Describing Cornell as “at once realistic and idealistic,” Garrett challenged the Board of Trustees and council members.

“Let us build on the visionary purpose of Ezra Cornell and Andrew Dickson White, and let us embrace the quest for something better that is also part of our heritage,” she said.

  • StopTheLies

    The issue is the wholesale subversion of the US immigration system by off-shore outsourcing companies to undercut US citizens in our own labor markets.

    There are currently 700,000 foreigners working in the US on “guest worker” visas. When the entire US labor market for software professionals is only 2.5 million, it is clear that this is truly a MASSIVE number. And indeed 50-80% of all new IT jobs currently go to foreign guest workers — even while US citizens with STEM degrees work as retail sales clerks and shelf stockers at Walmart and Home Depot.

    Though the United States is a terribly generous country and loves our immigrants — this is unacceptable. The H-1B program has been highly damaging to this nation — and now threatens its entire base of professionals including engineers, scientists and technology workers. This program MUST be suspended until full employment is reestablished.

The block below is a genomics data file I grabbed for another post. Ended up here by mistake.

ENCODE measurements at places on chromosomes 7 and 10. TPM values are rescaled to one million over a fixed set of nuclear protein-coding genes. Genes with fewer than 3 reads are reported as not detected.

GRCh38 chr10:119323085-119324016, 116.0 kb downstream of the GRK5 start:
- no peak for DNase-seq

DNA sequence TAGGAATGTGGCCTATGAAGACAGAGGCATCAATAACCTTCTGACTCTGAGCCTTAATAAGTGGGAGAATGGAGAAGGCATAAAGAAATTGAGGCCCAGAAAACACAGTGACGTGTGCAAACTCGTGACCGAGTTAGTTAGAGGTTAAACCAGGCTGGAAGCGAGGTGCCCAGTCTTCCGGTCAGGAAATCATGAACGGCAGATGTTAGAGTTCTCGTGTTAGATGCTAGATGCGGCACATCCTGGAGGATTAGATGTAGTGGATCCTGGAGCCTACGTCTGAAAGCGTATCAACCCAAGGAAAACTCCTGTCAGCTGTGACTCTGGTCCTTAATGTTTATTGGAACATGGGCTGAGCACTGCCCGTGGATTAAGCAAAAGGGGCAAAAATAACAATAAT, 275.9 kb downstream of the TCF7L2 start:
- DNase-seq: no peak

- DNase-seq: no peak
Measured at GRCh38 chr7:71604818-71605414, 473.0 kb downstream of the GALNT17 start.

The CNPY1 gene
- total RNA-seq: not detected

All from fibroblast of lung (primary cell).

These programs must then be abolished and reconstituted to serve the interests of THIS nation and citizens. However, until government subservience to corporate interests is demonstrably reversed, citizens will block all change to protect their self-interests.

    Any man who tries to be good all the time is bound to come to ruin among the great number who are not good.


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  • Cornell has now been exposed by Fox News as a member in good standing of the democrat/socialist/atheist establishment. Until such time as Cornell presents a balanced political approach in the classroom, a Cornell degree will remain devalued.

    Wake up, everybody. Don’t allow this radical leftist faculty to deprive us of a balanced education.

  • Interested Party

    The “Cornell undergraduate experience” suffers from very high stress with related serious mental health concerns. Major offenders include:
    -onerous bureaucratic burden,
    -inadequate 4-year housing resources,
    -skyrocketing cost of attendance,
    -insufficient financial aid with excessive debt,
    -dearth of real-life career preparation opportunities,
    -punishing academic practices of grading on a curve and placing median grades on official transcripts.

    It is “idealistic” to start a new fellowship program for 25-30 undergrads (out of 13,000?). However, the overall VALUE of the “Cornell undergraduate experience” will improve by a vastly greater degree by effectively addressing the “realistic” issues mentioned above, that adversely affect the majority of undergraduates.